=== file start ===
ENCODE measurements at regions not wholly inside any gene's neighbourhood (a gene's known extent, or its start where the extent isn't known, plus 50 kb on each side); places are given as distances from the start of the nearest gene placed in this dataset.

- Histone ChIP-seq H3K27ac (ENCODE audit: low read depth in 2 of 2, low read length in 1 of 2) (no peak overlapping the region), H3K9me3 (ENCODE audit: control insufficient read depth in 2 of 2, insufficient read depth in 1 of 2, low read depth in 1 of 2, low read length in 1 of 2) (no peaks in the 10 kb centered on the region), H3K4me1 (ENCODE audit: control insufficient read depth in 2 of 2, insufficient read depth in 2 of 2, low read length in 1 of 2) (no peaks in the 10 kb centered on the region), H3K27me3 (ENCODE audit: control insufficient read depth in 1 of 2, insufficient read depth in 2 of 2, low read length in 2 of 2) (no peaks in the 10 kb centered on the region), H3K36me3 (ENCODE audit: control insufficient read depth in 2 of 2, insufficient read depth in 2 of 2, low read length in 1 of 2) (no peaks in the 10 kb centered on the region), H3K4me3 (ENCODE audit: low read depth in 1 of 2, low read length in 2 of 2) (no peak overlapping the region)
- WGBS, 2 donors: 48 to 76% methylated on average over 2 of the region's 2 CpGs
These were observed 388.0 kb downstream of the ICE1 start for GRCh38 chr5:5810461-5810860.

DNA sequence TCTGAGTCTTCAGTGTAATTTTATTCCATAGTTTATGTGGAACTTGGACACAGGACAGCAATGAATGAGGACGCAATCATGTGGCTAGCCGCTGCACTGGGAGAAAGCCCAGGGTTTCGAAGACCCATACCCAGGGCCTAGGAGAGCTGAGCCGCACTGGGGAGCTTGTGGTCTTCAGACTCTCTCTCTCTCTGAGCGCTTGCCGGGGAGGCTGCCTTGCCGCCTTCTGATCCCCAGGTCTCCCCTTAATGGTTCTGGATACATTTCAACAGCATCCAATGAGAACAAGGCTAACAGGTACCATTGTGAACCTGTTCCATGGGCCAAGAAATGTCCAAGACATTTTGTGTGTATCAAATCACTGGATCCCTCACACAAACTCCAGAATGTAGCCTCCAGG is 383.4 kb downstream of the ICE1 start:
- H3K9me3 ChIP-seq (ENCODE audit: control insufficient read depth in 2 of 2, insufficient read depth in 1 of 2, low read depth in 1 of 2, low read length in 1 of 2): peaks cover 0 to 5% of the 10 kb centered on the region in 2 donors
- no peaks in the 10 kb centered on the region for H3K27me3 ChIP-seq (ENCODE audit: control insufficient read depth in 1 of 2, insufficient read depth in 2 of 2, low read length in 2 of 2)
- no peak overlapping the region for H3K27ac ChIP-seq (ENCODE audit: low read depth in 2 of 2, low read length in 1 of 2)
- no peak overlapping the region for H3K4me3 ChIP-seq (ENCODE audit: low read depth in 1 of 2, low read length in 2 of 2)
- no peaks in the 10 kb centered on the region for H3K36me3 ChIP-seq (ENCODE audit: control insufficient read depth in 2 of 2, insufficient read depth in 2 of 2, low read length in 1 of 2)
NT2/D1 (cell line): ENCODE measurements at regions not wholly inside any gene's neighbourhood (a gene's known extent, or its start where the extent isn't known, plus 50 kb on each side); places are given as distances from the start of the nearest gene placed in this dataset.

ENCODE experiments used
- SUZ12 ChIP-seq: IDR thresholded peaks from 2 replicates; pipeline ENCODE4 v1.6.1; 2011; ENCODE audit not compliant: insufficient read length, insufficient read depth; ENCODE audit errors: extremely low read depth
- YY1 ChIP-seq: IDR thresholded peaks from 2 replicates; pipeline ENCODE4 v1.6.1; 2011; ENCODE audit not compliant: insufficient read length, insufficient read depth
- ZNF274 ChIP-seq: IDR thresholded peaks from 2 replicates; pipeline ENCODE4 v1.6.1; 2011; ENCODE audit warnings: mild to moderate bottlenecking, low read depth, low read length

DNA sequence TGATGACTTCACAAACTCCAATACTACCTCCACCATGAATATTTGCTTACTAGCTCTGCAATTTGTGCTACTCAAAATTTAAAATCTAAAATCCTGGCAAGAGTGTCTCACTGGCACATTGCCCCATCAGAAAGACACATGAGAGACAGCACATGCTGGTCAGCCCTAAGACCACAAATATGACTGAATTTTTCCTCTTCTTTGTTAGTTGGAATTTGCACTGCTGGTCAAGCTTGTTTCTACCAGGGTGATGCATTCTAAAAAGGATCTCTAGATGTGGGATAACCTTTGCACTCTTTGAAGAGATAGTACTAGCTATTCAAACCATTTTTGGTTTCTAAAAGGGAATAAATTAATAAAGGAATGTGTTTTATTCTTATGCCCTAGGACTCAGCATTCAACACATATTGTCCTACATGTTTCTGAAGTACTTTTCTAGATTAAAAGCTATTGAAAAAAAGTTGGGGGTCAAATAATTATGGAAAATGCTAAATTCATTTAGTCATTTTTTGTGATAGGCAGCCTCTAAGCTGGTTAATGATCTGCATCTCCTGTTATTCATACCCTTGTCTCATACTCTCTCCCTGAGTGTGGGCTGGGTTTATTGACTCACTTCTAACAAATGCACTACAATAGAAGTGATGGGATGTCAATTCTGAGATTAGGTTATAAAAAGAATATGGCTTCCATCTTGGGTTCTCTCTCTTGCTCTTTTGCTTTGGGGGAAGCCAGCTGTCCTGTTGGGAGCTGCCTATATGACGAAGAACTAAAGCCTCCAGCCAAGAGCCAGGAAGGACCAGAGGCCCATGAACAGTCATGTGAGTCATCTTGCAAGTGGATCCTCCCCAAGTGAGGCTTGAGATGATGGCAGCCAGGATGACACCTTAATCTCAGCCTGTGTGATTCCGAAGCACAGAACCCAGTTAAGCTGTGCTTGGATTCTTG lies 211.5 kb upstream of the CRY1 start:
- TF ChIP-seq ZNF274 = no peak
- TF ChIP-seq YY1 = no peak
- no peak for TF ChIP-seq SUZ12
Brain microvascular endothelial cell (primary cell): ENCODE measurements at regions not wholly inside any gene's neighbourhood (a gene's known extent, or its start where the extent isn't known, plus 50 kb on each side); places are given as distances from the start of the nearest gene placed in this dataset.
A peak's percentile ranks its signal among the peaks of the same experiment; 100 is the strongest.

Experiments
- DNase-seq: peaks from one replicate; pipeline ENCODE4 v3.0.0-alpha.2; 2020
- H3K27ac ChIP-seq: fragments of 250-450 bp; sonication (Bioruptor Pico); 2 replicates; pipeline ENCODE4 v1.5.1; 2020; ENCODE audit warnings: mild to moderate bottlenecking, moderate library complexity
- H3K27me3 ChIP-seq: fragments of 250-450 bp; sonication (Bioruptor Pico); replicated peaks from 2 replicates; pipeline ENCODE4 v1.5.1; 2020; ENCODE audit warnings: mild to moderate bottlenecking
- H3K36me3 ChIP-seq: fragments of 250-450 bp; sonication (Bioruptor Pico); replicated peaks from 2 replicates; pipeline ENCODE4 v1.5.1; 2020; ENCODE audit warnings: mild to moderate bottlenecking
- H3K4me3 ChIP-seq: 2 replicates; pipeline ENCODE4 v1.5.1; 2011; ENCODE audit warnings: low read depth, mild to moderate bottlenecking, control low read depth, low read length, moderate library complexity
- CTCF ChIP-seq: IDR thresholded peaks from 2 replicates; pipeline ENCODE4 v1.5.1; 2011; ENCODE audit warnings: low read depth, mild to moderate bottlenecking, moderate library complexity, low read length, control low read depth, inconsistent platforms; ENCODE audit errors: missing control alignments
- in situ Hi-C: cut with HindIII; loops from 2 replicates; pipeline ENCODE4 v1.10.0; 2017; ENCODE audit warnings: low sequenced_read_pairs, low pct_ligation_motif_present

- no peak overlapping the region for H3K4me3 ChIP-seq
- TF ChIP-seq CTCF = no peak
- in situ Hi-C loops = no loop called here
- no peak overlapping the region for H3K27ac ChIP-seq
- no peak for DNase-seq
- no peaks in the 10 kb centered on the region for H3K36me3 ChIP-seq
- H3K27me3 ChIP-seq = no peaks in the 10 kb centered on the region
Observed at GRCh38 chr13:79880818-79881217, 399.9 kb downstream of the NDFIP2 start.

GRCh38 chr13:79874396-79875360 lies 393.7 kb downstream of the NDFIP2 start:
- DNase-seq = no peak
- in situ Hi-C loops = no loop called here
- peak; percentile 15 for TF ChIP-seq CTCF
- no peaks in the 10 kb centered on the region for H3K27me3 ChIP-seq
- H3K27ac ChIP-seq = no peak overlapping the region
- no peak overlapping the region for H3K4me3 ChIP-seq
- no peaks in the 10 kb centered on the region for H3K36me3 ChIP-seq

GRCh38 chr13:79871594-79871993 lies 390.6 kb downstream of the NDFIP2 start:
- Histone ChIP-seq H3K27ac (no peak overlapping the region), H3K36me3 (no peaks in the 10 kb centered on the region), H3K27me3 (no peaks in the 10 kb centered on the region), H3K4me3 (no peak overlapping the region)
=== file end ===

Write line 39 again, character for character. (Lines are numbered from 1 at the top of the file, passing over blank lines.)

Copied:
- DNase-seq = no peak